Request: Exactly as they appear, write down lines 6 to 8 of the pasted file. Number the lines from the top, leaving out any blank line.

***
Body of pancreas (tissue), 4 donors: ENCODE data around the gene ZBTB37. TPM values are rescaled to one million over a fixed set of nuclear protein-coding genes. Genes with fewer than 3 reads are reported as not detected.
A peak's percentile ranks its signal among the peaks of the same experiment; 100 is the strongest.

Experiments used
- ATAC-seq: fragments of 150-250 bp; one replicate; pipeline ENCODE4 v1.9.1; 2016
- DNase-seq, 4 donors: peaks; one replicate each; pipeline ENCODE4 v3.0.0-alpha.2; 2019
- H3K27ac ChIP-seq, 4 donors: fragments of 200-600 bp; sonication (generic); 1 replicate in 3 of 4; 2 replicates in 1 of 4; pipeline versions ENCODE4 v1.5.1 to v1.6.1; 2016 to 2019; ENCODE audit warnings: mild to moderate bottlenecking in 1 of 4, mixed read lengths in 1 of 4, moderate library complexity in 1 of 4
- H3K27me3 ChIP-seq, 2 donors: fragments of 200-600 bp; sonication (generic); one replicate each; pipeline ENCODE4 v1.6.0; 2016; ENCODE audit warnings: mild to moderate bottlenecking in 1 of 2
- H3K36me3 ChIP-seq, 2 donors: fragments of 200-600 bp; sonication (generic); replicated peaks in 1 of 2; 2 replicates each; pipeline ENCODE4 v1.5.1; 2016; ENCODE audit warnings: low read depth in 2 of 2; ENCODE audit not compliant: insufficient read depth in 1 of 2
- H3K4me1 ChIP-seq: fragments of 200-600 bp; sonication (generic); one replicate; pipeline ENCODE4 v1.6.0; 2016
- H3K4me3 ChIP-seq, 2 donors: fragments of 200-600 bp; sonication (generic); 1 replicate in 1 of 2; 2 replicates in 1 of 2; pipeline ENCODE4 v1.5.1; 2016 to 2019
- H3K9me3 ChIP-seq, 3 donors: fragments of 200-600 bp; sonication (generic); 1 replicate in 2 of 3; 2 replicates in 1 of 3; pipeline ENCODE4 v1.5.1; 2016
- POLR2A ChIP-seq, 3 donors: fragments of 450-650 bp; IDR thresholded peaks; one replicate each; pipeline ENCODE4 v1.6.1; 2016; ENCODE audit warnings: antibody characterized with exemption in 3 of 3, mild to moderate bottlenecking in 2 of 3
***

- H3K27ac ChIP-seq, 4 donors: fragments of 200-600 bp; sonication (generic); 1 replicate in 3 of 4; 2 replicates in 1 of 4; pipeline versions ENCODE4 v1.5.1 to v1.6.1; 2016 to 2019; ENCODE audit warnings: mild to moderate bottlenecking in 1 of 4, mixed read lengths in 1 of 4, moderate library complexity in 1 of 4
- H3K27me3 ChIP-seq, 2 donors: fragments of 200-600 bp; sonication (generic); one replicate each; pipeline ENCODE4 v1.6.0; 2016; ENCODE audit warnings: mild to moderate bottlenecking in 1 of 2
- H3K36me3 ChIP-seq, 2 donors: fragments of 200-600 bp; sonication (generic); replicated peaks in 1 of 2; 2 replicates each; pipeline ENCODE4 v1.5.1; 2016; ENCODE audit warnings: low read depth in 2 of 2; ENCODE audit not compliant: insufficient read depth in 1 of 2